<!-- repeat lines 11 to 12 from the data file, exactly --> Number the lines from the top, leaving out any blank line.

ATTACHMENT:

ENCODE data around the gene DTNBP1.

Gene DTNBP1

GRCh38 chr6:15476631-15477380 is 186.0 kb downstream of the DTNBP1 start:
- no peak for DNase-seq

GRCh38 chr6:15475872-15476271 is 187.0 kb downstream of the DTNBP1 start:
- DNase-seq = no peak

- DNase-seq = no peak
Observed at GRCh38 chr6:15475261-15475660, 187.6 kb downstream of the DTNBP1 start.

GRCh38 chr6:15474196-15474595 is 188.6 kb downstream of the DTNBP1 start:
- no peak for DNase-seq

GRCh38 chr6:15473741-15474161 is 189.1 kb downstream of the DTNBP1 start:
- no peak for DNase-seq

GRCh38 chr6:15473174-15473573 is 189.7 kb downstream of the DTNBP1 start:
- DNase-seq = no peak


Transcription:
GRCh38 chr6:15473741-15474161 is 189.1 kb downstream of the DTNBP1 start:
- no peak for DNase-seq